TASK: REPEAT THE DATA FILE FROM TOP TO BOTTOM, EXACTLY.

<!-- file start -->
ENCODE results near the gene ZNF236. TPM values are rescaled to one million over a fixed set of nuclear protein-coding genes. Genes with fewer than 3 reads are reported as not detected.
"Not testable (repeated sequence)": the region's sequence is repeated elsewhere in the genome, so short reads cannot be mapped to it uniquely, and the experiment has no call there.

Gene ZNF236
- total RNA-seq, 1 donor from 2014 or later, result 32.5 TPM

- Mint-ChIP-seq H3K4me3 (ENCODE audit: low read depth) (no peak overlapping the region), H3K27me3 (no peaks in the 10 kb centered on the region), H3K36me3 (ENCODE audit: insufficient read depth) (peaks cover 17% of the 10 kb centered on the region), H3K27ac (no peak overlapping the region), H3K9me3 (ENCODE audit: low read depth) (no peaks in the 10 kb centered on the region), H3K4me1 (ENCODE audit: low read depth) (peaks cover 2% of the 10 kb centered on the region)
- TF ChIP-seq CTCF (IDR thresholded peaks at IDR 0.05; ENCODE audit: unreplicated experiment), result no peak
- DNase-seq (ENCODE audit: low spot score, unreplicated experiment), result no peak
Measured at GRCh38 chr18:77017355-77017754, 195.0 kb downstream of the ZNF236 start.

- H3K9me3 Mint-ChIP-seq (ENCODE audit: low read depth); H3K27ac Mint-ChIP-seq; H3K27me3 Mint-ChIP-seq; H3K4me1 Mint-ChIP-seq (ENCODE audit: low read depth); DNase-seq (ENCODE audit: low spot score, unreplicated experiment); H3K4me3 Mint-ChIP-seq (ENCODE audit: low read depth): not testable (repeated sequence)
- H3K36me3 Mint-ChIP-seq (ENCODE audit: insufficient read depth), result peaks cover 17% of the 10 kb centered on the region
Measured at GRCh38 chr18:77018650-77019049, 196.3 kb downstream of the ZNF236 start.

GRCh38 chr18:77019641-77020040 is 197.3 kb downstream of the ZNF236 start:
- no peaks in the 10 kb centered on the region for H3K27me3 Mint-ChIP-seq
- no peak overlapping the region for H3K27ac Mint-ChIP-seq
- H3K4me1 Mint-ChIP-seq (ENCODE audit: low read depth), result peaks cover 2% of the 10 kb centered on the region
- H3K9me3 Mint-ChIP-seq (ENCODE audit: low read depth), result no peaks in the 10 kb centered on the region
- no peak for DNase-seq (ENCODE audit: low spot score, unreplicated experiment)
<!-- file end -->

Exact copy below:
ENCODE results near the gene ZNF236. TPM values are rescaled to one million over a fixed set of nuclear protein-coding genes. Genes with fewer than 3 reads are reported as not detected.
"Not testable (repeated sequence)": the region's sequence is repeated elsewhere in the genome, so short reads cannot be mapped to it uniquely, and the experiment has no call there.

Gene ZNF236
- total RNA-seq, 1 donor from 2014 or later, result 32.5 TPM

- Mint-ChIP-seq H3K4me3 (ENCODE audit: low read depth) (no peak overlapping the region), H3K27me3 (no peaks in the 10 kb centered on the region), H3K36me3 (ENCODE audit: insufficient read depth) (peaks cover 17% of the 10 kb centered on the region), H3K27ac (no peak overlapping the region), H3K9me3 (ENCODE audit: low read depth) (no peaks in the 10 kb centered on the region), H3K4me1 (ENCODE audit: low read depth) (peaks cover 2% of the 10 kb centered on the region)
- TF ChIP-seq CTCF (IDR thresholded peaks at IDR 0.05; ENCODE audit: unreplicated experiment), result no peak
- DNase-seq (ENCODE audit: low spot score, unreplicated experiment), result no peak
Measured at GRCh38 chr18:77017355-77017754, 195.0 kb downstream of the ZNF236 start.

- H3K9me3 Mint-ChIP-seq (ENCODE audit: low read depth); H3K27ac Mint-ChIP-seq; H3K27me3 Mint-ChIP-seq; H3K4me1 Mint-ChIP-seq (ENCODE audit: low read depth); DNase-seq (ENCODE audit: low spot score, unreplicated experiment); H3K4me3 Mint-ChIP-seq (ENCODE audit: low read depth): not testable (repeated sequence)
- H3K36me3 Mint-ChIP-seq (ENCODE audit: insufficient read depth), result peaks cover 17% of the 10 kb centered on the region
Measured at GRCh38 chr18:77018650-77019049, 196.3 kb downstream of the ZNF236 start.

GRCh38 chr18:77019641-77020040 is 197.3 kb downstream of the ZNF236 start:
- no peaks in the 10 kb centered on the region for H3K27me3 Mint-ChIP-seq
- no peak overlapping the region for H3K27ac Mint-ChIP-seq
- H3K4me1 Mint-ChIP-seq (ENCODE audit: low read depth), result peaks cover 2% of the 10 kb centered on the region
- H3K9me3 Mint-ChIP-seq (ENCODE audit: low read depth), result no peaks in the 10 kb centered on the region
- no peak for DNase-seq (ENCODE audit: low spot score, unreplicated experiment)